As we head into a new year of engagement announcements and wedding planning, we take a look at the ever-changing average cost of a wedding in the UK.
It’s no secret weddings are an expensive business. According to research carried out by Bridebook‘s Wedding Survey, the average cost of a wedding in 2021 was £24,000 – though this is lower than 2019, when it rose to around £30,355 – likely due to the impact of COVID-19 and the rise of the micro-wedding and smaller, more intimate celebrations.
The costs of weddings over the decades have consistently risen, proving huge budget gaps between our own, our parents’ and our grandparents’ generations when it comes to wedding planning.
The Average Cost of a Wedding Over the Decades
Wedding costs are up 3000% since the 1950s and set to reach an all-time high in the 2020s.
Average Cost of a Wedding: 1950s
Our 1950s bride is Jean. Her whole family helped with all the wedding preparations, as she had just two weeks to plan the big day.
- Average weekly wage – £9.55
- Cost of the wedding – £70
- Cost of the wedding dress – £8
- Number of guests – 60
- Location of the reception – South Hackney Church
- Food Served – A cold buffet and dessert
Janet married in the 1960s. Her total wedding costs were just £60 and her charming wedding pictures perfectly reflect the swinging era.
- Average weekly wage – £18.25
- Cost of the wedding – £50
- Cost of the wedding dress – £20
- Number of guests – 60
- Location of the reception – The local railway club
- Food Served – Chicken salad
In the 1970s, Bernie managed to achieve her dream day with weddings costs totaling just £100. Intimate and rather rock n roll, Mr and Mrs Shortt served steak and chips in the local pub.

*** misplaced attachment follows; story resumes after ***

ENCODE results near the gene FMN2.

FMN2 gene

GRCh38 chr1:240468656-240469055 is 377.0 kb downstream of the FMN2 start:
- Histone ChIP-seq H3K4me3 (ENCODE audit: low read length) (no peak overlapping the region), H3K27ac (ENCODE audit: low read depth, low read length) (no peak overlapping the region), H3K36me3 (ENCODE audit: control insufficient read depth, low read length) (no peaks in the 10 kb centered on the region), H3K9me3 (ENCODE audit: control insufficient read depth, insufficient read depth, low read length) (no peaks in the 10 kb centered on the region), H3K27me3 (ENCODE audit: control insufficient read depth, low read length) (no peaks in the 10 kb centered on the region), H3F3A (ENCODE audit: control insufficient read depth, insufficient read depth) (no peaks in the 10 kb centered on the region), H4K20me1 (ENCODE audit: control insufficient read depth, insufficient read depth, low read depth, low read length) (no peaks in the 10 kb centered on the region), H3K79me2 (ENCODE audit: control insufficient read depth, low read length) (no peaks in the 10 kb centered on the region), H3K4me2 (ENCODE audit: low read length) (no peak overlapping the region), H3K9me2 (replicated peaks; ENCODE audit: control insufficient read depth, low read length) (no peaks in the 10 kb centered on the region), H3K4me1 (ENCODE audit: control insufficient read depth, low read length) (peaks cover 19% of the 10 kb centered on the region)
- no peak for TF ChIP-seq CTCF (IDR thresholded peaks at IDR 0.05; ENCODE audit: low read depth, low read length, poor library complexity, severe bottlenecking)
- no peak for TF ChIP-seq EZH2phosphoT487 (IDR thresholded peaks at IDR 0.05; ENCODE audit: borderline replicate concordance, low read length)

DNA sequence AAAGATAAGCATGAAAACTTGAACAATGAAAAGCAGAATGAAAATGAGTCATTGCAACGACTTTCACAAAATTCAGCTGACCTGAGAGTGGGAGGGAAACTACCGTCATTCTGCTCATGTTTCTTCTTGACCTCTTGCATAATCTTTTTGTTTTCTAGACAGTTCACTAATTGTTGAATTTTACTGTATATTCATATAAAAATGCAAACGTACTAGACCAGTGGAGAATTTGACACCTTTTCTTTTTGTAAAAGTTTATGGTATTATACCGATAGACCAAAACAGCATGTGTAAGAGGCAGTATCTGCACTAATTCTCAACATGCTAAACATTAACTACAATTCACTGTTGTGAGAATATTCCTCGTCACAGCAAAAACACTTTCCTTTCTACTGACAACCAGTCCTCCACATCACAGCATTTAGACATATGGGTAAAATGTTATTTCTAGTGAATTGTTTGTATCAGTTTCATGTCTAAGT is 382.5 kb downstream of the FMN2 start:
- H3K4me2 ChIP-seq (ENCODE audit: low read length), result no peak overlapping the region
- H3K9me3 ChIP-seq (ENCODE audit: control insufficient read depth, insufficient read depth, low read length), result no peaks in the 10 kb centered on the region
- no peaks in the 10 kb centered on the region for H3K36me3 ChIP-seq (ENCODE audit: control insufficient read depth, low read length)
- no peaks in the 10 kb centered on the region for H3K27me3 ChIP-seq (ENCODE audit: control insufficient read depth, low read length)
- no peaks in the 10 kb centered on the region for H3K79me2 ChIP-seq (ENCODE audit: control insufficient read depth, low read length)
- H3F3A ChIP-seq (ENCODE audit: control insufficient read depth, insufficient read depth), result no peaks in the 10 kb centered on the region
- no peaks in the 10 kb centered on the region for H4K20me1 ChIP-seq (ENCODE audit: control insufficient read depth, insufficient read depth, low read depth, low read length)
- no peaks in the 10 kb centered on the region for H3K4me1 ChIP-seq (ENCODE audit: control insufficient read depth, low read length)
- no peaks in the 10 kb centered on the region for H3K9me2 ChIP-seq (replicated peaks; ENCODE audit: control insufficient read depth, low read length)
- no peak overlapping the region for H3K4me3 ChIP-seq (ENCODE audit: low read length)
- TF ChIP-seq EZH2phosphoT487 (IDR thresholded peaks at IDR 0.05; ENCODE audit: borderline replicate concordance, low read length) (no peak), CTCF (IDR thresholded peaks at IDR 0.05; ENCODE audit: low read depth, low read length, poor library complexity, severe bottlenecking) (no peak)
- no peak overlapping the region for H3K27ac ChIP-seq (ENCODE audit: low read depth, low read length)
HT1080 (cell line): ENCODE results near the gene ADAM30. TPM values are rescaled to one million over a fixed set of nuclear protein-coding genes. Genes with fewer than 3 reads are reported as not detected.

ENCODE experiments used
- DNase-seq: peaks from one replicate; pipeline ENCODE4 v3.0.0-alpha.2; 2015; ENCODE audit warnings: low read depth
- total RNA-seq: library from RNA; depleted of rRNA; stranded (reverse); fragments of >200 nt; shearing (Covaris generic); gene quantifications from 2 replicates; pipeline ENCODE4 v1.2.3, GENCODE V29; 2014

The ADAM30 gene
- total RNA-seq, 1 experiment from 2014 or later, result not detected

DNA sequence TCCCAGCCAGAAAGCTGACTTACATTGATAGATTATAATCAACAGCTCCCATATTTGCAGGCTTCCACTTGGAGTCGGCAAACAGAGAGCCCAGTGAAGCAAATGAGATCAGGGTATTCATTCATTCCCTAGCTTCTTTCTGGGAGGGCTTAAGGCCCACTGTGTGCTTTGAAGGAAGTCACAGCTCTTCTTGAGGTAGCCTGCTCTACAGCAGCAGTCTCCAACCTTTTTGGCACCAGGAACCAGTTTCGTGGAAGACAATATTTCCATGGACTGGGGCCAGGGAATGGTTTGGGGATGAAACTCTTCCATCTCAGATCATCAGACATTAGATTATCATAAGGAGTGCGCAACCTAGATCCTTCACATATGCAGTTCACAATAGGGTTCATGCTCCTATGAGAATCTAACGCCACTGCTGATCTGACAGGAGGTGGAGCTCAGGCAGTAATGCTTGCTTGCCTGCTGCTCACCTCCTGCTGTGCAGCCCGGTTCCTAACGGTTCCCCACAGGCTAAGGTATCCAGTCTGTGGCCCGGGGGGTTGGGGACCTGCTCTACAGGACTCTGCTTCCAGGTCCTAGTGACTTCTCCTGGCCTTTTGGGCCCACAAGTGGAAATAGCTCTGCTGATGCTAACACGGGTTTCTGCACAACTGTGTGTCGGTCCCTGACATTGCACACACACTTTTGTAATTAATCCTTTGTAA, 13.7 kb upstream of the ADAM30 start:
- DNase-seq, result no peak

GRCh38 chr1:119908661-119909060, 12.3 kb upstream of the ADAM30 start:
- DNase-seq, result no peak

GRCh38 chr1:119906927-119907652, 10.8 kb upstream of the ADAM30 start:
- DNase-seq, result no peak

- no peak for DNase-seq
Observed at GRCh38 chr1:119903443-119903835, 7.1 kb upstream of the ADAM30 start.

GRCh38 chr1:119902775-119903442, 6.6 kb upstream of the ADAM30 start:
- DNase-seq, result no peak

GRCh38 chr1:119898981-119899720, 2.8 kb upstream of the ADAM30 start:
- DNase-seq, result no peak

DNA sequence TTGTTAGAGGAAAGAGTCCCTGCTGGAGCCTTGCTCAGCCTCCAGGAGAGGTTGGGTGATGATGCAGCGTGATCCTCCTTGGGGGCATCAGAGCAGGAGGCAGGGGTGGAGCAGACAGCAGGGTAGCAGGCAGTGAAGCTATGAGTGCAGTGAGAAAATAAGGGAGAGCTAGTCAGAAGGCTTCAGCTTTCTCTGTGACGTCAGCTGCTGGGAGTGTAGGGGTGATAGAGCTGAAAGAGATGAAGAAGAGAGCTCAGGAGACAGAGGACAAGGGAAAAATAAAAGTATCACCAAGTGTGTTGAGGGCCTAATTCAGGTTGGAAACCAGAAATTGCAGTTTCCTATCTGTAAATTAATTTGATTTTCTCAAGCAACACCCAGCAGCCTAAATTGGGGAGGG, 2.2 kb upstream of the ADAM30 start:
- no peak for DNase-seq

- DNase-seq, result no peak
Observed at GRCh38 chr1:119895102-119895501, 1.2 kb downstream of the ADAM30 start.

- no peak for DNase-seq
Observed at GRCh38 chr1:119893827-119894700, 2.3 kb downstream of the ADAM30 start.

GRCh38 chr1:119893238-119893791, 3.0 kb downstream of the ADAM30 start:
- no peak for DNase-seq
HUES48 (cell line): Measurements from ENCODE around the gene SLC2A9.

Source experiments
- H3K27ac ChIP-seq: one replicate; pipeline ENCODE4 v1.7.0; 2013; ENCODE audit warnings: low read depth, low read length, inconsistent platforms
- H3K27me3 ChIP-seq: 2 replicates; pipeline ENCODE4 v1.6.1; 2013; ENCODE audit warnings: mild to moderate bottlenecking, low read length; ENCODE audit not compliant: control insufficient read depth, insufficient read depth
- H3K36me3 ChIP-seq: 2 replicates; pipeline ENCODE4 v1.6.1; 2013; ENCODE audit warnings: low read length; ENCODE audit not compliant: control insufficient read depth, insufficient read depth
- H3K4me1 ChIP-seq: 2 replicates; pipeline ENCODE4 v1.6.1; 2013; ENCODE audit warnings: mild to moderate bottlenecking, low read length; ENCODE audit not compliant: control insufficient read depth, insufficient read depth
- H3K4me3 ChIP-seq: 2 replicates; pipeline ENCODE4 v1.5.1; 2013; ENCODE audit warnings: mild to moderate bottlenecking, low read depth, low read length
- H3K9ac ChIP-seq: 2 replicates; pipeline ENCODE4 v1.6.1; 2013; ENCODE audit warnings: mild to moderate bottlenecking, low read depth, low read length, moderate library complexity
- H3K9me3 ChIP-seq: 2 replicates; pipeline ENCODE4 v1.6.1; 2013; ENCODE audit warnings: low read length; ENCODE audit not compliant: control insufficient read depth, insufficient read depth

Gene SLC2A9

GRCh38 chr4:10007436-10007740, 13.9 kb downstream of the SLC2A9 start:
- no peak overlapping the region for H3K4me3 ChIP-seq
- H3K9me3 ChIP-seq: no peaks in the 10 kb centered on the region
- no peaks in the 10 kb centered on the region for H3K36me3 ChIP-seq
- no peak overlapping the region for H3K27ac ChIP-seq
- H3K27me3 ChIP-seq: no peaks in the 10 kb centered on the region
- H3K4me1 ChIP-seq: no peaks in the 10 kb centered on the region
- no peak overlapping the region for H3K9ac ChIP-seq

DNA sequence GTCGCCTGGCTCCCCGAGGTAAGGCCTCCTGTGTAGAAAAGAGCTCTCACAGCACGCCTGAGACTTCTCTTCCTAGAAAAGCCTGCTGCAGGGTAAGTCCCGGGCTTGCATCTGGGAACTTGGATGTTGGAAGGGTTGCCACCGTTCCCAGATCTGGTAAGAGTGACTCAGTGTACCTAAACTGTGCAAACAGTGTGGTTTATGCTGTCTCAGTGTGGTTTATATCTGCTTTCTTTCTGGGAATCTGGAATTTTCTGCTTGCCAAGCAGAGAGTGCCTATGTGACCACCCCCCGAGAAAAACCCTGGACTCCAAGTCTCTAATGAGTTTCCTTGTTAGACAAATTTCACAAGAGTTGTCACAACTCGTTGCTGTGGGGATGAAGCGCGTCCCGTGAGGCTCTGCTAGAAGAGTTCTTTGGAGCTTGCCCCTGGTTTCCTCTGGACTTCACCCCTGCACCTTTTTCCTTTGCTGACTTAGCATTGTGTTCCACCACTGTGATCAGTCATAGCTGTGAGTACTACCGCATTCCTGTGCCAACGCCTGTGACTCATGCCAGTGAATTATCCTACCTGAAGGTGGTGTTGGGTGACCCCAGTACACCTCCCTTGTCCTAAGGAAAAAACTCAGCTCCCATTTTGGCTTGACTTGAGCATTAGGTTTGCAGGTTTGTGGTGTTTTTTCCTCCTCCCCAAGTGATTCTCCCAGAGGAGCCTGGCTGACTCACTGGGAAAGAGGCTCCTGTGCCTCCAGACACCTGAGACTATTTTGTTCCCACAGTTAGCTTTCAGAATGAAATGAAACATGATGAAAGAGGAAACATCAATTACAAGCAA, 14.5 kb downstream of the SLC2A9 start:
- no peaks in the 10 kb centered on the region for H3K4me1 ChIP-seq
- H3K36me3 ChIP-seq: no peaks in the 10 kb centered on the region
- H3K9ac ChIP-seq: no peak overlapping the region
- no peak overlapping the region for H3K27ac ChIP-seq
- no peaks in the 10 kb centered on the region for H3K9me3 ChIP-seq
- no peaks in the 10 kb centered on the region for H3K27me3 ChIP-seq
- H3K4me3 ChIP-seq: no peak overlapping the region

- Average weekly wage – £34.64
- Cost of the wedding – £100
- Cost of the wedding dress – £30
- Number of guests – 15
- Location of the reception – The local pub
- Food Served – Steak or chicken, and chips
With the 1980s economy booming we saw more brides spending a higher percentage of their wages on their wedding celebrations. Nicky, spent 7 times the national weekly wage – something very familiar to brides today. In true 80’s style she served Black Forest gateaux – a staple pudding of the decade.
- Average weekly wage – £145.88
- Cost of the wedding – £1,150
- Cost of the wedding dress – £120 (Hired)
- Number of guests – 150
- Location of the reception – A dance centre
- Food Served – Prawn cocktail, chicken, potatoes, black forest gateaux
Our 1990s bride, Claire, had a lot to live up to. The nation had become wedding obsessed, with films such as Four Weddings and a Funeral and Father of the Bride breaking box office records.
This is also the first time we come across weddings venues changing from local pubs or clubs to the larger and more glamorous hotels and country houses we recognise today.
- Average weekly wage – £340.18
- Cost of the wedding – £5,000
- Cost of the wedding dress – £690
- Number of guests – 80
- Location of the reception – A countryside hotel
- Food Served – Soup, duck or chicken and cheesecake
Our millennium bride is Holly Dunham. She spent four years planning her big day saving for the mounting wedding costs.
She was the only one of our brides to receive no financial help with her wedding costs.
- Average weekly wage – £532.34
- Cost of the wedding – £17,000
- Cost of the wedding dress – £825
- Number of guests – 96
- Location of the reception – Family home
- Food Served – Hog roast
Average Cost of a Wedding: 2010s
Wedding costs continued to grow as we settled into the 2010s, with average total costs reaching over £26,000 in 2019. By 2018, The Independent revealed this cost had hit £30,355 – yet Bridebook found that in 2021 the cost was £24,000, suggesting the effect of COVID-19 with the rise of the micro-wedding and couples opting for smaller, more intimate ceremonies.
Average Cost of a Wedding in 2021
Bridebook found the cost of a wedding was £24,000 in 2021 – lower than its £31,000 2019 counterpart, in part due to the effect of COVID-19.
And it’s not just the cost of the actual wedding ceremony set to rise, the prices of honeymoons and added extras are also growing.
According to WeddingPlanner.co.uk, at least half the cost of a wedding in the UK is attributed to costs such as catering, guest spend, hair and beauty, photography and the whole host of added extras couples pull in to make their big day stand out.